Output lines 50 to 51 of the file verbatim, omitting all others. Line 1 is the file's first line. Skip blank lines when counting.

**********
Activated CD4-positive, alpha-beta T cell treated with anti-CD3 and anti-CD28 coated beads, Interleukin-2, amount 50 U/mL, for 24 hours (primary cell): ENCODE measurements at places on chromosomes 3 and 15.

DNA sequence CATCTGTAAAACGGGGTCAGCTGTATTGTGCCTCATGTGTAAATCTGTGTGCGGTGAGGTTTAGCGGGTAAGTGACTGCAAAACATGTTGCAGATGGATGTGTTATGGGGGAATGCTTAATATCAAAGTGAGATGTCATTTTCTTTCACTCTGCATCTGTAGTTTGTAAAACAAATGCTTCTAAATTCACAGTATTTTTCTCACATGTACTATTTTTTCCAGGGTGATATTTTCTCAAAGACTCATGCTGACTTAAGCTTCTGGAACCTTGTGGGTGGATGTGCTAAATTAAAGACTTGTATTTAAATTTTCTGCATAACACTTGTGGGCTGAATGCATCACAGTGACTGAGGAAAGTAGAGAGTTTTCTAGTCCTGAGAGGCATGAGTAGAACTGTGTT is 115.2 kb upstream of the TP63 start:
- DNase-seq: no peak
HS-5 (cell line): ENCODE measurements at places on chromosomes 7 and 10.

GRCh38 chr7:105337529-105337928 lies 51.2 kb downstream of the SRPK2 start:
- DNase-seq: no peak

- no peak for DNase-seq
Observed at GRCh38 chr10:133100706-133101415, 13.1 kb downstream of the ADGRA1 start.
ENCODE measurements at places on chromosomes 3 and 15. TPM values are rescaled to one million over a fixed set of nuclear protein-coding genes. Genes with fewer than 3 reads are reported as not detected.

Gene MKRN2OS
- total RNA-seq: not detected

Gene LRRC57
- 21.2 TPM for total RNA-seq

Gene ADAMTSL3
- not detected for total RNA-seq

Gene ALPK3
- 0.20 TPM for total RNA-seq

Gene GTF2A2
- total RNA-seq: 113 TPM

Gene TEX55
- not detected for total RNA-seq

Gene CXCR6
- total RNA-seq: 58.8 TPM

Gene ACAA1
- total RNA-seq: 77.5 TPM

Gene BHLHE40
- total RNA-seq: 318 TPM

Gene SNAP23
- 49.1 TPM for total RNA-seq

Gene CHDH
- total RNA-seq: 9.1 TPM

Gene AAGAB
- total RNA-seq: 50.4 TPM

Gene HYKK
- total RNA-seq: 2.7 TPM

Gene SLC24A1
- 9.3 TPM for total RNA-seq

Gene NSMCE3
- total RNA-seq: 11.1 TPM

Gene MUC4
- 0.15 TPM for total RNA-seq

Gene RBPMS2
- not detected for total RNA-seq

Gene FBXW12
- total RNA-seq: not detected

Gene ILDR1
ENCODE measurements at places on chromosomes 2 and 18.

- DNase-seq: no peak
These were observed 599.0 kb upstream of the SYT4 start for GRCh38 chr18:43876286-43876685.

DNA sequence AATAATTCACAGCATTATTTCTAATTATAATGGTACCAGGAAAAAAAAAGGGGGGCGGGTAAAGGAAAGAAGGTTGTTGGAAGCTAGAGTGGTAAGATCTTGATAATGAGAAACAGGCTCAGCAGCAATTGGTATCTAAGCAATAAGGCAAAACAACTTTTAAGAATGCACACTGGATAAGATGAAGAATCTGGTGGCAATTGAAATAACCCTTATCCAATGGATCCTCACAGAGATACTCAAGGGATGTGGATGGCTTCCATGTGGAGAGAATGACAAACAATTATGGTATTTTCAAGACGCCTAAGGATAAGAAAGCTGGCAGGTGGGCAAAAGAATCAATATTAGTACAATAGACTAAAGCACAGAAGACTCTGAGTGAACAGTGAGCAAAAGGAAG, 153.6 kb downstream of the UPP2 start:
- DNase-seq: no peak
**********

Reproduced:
DNA sequence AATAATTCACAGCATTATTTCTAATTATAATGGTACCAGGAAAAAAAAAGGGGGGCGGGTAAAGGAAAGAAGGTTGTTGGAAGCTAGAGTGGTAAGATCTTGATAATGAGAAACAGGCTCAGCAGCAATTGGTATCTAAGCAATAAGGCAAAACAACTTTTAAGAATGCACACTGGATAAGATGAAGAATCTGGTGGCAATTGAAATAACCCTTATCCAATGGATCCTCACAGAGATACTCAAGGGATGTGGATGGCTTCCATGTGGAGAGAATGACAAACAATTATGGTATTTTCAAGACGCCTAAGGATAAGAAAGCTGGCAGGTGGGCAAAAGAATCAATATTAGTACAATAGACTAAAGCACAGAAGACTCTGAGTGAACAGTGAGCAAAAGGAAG, 153.6 kb downstream of the UPP2 start:
- DNase-seq: no peak